As the UK leaves the EU, in light of the seismic result of the United Kingdom referendum this morning, there will be an immense amount to do, for the UK and the remaining EU, and for companies that are either based in, or have interests in the UK. It will be necessary both to consider the existing positions of companies and individuals and how to achieve the best solutions in any future relationship between the UK and the remaining EU. The key theme is "whether specific solutions can be agreed" as illustrated below.
Initially, there will be tremendous uncertainty, because it is not known what the UK will seek, or what the remaining EU Member States will accept, as an agreement on their future relationship.
The most relevant ideas so far focus on an ad hoc bilateral agreement between the UK and the remaining EU (e.g. starting from the agreement between the EU and Switzerland, but with variations) to a more distant, World Trade Organization ("WTO") based relationship. The arrangement that Norway has with the EU would appear to be a non-starter in the UK, since it requires Norway to accept all EU Single Market legislation, including free movement of people across the EEA (the EU, plus Norway, Iceland and Liechtenstein).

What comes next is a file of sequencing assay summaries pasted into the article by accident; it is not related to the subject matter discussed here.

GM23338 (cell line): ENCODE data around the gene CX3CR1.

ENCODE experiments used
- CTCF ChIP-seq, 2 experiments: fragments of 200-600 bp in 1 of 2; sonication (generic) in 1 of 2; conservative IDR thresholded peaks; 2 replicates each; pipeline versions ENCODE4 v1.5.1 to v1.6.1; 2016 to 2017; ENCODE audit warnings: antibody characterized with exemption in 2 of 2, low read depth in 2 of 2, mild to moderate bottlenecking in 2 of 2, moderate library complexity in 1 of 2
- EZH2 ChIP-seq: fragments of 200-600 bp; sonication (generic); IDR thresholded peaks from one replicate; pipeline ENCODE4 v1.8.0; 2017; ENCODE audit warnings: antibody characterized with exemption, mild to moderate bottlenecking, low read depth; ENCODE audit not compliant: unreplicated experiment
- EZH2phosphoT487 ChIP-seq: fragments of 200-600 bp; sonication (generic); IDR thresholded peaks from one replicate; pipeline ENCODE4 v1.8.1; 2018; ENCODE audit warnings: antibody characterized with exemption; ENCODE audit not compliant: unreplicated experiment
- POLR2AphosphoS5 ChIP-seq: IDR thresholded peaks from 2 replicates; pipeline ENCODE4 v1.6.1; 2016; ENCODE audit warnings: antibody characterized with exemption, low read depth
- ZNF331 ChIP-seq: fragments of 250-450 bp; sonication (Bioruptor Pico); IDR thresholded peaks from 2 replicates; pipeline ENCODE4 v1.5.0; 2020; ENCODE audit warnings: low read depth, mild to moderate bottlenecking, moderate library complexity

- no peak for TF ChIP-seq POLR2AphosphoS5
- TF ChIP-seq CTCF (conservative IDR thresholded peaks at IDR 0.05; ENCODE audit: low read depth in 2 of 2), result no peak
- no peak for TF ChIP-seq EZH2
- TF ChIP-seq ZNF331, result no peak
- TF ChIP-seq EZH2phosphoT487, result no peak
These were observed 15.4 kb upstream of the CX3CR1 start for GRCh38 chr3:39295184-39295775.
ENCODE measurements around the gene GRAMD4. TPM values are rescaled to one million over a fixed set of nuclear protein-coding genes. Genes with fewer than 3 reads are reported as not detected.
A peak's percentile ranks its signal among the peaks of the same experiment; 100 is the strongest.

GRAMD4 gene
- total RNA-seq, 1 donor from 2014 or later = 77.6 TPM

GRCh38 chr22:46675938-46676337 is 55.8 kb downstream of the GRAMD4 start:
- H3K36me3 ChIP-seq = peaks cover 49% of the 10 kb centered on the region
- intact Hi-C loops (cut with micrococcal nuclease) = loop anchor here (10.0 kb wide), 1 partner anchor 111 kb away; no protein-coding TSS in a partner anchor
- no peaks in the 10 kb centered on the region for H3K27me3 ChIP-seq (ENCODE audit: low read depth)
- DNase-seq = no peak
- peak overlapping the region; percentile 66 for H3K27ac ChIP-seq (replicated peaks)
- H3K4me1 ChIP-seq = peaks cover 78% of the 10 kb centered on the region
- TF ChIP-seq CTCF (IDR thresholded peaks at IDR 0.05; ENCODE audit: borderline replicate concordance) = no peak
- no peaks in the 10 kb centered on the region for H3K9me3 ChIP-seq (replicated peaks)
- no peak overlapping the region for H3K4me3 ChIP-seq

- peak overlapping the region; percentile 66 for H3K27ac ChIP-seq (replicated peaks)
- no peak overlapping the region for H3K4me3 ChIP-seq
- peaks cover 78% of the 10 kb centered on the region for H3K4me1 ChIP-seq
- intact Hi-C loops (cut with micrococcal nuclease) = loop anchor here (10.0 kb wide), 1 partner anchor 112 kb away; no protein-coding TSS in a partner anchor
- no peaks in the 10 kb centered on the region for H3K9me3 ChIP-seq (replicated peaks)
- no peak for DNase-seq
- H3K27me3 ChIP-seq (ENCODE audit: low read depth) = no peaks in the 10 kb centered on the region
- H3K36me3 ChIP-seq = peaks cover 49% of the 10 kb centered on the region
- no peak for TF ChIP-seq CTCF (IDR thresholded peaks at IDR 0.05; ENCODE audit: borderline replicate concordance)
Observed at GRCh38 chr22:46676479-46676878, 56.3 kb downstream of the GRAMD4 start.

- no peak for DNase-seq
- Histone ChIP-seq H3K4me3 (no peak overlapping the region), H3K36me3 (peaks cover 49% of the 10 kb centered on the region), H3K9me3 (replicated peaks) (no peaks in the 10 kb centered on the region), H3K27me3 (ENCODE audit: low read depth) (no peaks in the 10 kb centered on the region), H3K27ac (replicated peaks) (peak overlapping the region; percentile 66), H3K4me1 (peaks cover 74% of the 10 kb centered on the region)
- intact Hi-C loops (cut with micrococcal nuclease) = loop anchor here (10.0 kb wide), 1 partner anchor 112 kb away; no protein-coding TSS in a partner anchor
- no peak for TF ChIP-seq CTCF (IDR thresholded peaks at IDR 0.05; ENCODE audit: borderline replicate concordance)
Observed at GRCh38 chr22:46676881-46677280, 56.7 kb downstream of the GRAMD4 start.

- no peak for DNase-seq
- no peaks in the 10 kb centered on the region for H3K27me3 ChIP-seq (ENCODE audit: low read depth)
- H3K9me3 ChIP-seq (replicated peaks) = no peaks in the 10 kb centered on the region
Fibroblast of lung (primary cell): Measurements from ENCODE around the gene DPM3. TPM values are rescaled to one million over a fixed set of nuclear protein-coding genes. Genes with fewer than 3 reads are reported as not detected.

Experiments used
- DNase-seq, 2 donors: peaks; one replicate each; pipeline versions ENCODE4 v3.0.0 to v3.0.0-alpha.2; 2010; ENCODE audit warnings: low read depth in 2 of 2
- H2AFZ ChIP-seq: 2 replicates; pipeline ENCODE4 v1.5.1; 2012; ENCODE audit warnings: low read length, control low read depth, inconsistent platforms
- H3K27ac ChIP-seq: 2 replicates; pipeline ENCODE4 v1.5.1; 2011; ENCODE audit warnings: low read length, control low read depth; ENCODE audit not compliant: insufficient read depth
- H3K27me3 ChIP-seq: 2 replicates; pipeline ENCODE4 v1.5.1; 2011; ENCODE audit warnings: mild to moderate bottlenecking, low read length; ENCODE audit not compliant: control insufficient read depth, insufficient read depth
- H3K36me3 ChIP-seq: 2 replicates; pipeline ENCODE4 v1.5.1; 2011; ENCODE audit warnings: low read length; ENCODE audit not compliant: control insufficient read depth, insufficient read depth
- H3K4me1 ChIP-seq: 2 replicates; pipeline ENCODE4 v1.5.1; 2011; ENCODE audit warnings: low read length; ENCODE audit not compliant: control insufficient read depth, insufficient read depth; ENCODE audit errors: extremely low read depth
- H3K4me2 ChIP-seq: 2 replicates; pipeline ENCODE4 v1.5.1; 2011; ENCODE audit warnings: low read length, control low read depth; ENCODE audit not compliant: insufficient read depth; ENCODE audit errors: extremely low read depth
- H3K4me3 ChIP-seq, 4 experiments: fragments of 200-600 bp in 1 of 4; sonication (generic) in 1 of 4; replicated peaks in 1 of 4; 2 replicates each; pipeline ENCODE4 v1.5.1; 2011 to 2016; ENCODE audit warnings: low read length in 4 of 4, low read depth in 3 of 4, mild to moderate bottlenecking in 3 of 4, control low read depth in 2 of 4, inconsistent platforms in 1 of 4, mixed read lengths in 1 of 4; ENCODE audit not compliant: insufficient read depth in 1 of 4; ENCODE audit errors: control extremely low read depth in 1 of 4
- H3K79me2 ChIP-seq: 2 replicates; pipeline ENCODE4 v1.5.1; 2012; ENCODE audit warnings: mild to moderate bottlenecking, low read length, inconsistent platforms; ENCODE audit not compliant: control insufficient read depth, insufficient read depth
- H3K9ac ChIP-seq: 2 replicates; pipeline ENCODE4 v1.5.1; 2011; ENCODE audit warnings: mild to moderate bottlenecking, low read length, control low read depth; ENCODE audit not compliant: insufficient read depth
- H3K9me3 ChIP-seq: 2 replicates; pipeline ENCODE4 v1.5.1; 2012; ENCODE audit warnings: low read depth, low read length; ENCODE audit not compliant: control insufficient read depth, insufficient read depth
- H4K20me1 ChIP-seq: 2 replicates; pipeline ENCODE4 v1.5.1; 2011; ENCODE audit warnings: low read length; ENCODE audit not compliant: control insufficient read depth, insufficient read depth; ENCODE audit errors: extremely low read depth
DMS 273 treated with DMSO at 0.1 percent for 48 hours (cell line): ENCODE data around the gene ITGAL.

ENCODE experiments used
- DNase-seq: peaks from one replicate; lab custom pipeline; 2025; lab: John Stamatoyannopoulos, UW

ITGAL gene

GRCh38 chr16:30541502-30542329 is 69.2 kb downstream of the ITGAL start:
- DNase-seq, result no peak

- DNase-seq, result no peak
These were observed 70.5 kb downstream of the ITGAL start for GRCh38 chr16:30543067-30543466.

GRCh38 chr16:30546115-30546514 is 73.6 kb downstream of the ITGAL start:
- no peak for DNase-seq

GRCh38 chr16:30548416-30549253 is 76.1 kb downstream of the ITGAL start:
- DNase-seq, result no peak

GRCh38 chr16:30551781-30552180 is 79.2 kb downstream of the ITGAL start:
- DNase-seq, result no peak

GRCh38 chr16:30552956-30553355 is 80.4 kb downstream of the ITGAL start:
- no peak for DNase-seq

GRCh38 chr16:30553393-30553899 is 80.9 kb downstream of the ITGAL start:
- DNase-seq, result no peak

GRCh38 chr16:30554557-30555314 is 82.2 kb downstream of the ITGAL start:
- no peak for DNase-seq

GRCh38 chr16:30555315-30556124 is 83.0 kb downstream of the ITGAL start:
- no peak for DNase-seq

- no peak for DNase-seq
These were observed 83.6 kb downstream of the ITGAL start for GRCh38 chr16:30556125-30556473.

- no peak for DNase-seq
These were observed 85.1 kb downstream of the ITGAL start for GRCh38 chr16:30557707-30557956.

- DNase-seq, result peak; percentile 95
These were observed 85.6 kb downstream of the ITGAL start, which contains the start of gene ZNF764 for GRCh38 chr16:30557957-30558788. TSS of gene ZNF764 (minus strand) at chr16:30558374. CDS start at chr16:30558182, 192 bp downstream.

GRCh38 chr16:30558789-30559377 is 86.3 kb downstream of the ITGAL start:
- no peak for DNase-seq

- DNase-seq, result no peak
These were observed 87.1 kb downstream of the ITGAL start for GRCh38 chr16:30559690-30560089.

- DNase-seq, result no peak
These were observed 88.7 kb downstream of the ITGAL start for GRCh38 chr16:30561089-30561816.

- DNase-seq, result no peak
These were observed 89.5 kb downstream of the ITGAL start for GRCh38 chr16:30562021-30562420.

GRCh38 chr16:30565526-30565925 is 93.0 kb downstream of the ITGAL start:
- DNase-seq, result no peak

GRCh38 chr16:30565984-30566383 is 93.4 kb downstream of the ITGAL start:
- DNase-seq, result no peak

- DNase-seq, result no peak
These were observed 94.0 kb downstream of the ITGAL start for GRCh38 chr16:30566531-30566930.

Both the UK and the EU also have complex internal political issues and agendas now. The UK will be seeking to maintain as much continuing EU Single Market access as possible. The EU will be concerned not to undervalue market access and/or give an incentive for others to seek similar referenda. The relevant meetings will start shortly.
In every area, precise assessments will be necessary. A few legal points are clear already:
Article 50 of the Treaty of European Union provides for the leaving Member State to give notice to leave and negotiations on exit to take place within a two year period from notice.
Most think that such a period will be too short to agree on withdrawal and the UK's future relationship with the EU. It may be necessary therefore to agree on an extension in the negotiating period. However, that has to be accepted unanimously by the European Council, composed of the remaining EU Member States, so it is not clear what will happen. As a result, Mr. Cameron has announced that he proposes to discuss with his EU counterparts when the UK should give notice to trigger the running of time formally (or hold off until after October when his successor as UK Prime Minister will be announced).
The UK Government has estimated it will take over a decade to sort out the EU legacy of shared rules. However, practically that is likely too long so, even if there is an extension in the negotiating period, specific solutions...